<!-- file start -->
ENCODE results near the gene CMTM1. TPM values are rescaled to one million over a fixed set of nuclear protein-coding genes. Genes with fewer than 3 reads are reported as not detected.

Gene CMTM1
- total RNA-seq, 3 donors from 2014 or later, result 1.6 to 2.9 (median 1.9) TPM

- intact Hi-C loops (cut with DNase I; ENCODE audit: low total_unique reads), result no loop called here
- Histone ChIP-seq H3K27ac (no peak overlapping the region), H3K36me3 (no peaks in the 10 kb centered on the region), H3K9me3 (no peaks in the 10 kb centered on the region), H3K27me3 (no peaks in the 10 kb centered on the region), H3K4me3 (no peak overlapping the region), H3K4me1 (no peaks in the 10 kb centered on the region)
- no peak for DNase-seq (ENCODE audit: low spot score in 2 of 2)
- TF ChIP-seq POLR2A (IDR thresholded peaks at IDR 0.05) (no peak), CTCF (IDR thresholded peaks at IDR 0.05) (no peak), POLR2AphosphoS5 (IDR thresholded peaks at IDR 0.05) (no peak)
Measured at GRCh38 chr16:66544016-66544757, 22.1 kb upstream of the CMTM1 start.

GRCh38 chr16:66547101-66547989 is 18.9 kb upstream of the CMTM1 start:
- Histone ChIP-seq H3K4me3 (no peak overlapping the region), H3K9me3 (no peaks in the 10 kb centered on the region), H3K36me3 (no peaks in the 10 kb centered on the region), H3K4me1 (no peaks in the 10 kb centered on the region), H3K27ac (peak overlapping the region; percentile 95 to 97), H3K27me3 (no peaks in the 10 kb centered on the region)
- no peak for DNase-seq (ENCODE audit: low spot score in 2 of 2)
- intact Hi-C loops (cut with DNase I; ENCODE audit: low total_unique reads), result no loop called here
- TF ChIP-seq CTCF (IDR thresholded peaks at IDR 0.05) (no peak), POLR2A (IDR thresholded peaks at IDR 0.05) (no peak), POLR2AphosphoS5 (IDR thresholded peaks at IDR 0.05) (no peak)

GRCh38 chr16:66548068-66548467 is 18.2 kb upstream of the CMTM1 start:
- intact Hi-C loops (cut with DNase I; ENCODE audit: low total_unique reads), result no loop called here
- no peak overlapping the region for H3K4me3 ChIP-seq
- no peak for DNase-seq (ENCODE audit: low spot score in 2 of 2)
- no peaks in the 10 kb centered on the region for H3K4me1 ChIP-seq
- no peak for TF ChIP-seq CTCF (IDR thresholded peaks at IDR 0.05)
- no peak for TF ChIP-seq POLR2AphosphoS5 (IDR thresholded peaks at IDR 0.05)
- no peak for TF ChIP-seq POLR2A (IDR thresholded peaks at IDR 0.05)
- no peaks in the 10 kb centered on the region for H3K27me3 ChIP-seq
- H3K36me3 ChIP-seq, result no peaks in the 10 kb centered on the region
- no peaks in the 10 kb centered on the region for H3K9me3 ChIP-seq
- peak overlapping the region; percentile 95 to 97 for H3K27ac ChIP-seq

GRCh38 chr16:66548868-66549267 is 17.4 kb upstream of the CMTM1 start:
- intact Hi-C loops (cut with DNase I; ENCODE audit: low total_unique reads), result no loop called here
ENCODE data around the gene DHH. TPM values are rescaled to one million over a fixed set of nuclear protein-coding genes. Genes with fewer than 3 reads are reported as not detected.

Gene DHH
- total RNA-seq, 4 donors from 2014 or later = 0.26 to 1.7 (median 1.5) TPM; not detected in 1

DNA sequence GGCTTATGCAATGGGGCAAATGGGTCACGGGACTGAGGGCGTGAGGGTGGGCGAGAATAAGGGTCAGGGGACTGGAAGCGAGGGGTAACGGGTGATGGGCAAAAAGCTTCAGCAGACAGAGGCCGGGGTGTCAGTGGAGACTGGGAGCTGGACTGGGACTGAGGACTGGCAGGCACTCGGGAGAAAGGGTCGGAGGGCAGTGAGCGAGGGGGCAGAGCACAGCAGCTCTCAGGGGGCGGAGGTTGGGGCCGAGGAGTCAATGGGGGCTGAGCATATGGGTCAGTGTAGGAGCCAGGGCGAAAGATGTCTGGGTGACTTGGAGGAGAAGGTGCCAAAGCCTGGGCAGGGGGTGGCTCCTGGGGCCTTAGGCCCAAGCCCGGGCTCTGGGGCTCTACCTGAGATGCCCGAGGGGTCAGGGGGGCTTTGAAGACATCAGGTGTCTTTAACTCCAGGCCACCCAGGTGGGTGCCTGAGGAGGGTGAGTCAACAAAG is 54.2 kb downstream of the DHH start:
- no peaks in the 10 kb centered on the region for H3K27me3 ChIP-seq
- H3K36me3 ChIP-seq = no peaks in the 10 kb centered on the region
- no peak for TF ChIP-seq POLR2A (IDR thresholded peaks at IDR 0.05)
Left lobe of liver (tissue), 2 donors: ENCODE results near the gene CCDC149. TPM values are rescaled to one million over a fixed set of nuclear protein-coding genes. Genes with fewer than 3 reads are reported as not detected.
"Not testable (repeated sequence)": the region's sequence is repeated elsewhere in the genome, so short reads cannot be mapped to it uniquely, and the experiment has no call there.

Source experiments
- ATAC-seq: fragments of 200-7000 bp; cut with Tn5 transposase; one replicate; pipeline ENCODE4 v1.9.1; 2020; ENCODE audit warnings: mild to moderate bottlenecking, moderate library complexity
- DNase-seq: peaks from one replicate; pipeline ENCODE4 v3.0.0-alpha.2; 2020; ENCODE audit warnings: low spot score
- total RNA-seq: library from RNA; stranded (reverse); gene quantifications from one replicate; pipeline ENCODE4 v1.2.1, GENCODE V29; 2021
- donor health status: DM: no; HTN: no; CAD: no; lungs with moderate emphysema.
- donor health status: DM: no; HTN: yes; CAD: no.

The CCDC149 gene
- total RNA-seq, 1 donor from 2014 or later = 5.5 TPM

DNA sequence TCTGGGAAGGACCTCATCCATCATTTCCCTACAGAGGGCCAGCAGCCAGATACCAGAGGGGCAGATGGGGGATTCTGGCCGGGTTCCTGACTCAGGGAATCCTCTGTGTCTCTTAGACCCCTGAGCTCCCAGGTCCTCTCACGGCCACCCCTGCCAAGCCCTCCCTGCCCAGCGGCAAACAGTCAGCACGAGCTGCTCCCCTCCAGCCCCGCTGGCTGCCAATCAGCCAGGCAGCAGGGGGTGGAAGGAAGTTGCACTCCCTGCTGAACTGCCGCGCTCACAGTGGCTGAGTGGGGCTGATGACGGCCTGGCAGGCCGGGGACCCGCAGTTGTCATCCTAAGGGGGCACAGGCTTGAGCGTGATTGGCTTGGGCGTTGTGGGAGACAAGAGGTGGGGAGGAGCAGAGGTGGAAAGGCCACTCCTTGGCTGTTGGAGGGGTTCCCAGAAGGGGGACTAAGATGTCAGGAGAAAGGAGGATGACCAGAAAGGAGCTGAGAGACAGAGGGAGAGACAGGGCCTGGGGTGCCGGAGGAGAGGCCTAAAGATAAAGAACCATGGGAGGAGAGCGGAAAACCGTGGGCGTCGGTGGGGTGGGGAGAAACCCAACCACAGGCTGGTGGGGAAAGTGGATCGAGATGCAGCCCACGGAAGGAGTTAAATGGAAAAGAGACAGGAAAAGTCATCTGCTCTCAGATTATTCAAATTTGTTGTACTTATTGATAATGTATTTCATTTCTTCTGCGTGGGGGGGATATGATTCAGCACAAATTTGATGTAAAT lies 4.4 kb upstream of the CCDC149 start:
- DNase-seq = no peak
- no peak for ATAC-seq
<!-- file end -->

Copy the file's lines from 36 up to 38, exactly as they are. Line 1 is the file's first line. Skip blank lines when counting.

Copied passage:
"Not testable (repeated sequence)": the region's sequence is repeated elsewhere in the genome, so short reads cannot be mapped to it uniquely, and the experiment has no call there.

Source experiments
- ATAC-seq: fragments of 200-7000 bp; cut with Tn5 transposase; one replicate; pipeline ENCODE4 v1.9.1; 2020; ENCODE audit warnings: mild to moderate bottlenecking, moderate library complexity